Food labeling has reached a feverpitch. But it hasn’t made shopping for healthy food any easier.
A recent survey by the International Food Information Council Foundation and the American Heart Association show that 95% of Americans say they always or sometimes look for healthy options when food shopping. But only 28% say that information is easy to find.
The problem partially stems from confusion over the nutritional panel and ingredient list. And some survey takers would like to see a universal or uniform icon to denote food is “healthy.”
I don’t think it’s much of a stretch, but here’s a bold conclusion. Maybe consumers are confused because we slap a bunch of marketing labels on food products and pretend they have something to do with nutrition?
The “natural” label for example. The word has absolutely no set definition, though the FDA is supposedly working on it. Yet we find this word on all sorts of products. Does it mean minimally-processed? Maybe, but what the heck does that mean? Regardless, just because a product is “natural” doesn’t mean it’s healthy for you (read: the natural fallacy).
What about the non-GMO label? Whether a crop is genetically modified has nothing to do with nutritional values. Heck, it doesn’t even have anything to do with safety. Quite frankly, when it comes to choosing a food product at the grocery store, unless you’re buying Arctic Apples, it makes absolutely no difference.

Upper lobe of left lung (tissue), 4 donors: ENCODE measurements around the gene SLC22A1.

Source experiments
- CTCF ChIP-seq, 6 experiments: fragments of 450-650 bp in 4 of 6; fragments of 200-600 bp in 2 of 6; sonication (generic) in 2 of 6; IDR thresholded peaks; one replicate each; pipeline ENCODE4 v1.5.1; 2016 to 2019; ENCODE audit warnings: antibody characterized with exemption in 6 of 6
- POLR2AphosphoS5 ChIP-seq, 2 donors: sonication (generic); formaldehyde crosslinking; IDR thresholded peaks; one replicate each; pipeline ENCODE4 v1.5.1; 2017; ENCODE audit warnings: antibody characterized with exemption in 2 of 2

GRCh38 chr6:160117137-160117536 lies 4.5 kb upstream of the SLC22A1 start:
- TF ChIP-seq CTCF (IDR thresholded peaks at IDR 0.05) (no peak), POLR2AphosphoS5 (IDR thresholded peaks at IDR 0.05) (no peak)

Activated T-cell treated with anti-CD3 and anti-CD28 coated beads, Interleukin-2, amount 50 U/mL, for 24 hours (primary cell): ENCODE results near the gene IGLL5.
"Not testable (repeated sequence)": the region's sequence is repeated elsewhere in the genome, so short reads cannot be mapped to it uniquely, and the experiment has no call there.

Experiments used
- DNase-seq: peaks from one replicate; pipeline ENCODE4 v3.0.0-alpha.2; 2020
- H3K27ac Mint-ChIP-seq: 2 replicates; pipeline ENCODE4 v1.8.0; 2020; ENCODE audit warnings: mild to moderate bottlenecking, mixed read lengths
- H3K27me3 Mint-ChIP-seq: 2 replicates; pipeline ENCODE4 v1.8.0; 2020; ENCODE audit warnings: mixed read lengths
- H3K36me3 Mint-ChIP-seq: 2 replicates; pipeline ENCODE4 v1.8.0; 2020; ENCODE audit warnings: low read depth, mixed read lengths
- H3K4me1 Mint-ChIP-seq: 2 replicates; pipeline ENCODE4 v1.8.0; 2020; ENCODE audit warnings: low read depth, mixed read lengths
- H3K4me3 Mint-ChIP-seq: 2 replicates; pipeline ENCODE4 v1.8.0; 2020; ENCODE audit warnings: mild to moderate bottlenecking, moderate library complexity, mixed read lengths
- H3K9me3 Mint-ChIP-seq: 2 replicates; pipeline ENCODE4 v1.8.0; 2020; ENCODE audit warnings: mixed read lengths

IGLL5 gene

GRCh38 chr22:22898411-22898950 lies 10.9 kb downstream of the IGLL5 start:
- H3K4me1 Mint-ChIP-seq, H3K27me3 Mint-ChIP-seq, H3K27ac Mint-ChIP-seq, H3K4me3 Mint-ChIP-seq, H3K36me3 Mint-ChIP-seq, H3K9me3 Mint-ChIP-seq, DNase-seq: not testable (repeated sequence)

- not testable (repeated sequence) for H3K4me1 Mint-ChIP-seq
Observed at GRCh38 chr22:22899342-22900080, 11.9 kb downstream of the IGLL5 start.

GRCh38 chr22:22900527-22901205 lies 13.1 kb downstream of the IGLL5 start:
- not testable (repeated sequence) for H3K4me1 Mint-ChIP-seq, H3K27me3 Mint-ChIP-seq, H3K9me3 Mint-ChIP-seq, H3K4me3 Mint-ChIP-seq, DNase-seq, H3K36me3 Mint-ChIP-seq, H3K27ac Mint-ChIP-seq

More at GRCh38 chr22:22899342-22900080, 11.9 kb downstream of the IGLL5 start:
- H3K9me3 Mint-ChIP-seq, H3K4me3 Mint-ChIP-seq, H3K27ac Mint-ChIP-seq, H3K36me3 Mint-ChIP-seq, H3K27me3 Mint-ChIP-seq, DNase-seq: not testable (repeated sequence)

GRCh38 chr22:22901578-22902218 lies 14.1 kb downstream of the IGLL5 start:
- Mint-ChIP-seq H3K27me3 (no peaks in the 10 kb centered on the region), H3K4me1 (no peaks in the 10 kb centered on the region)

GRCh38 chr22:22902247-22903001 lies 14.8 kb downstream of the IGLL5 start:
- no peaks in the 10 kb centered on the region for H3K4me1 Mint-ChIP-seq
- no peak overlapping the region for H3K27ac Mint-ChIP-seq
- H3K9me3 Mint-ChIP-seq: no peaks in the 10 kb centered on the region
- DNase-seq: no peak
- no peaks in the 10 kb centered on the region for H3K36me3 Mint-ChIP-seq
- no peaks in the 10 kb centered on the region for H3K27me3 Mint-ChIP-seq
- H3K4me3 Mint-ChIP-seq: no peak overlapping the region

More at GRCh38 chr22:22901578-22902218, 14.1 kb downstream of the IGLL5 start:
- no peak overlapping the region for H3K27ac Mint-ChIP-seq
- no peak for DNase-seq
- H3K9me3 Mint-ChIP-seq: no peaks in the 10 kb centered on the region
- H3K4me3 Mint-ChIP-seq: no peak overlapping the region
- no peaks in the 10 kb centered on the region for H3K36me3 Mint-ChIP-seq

Consider the organic label. It’s a marketing term; it’s overseen by the USDA’s marketing branch. Studies have shown that there is no meaningful difference between it and conventionally-produced food. The outcome is the same. But one thing about it is certain, it has nothing to do with whether a product is healthy or not.
These examples are only a small portion of the marketing claims we routinely see on food. None of them help us determine whether food is healthy for us. But they all pretend to have some bearing on the matter. These quasi-health claims just make everything more confusing for already-confused shoppers.
So where is the FDA? It’s tasked with oversight on food labeling. Yet Dr. Gottlieb and his team stay silent on these persistent problems. And even if they define some nonsensical claims, it’s doubtful that consumers will really understand the meaning. Honestly, how many people understand the contours of the new bioengineered labeling law?
We’ve reached a boiling point. The claims, allegations, and outright nonsense are reaching a tipping point. And consumers just don’t know what the heck to believe anymore. We can, and must, do better.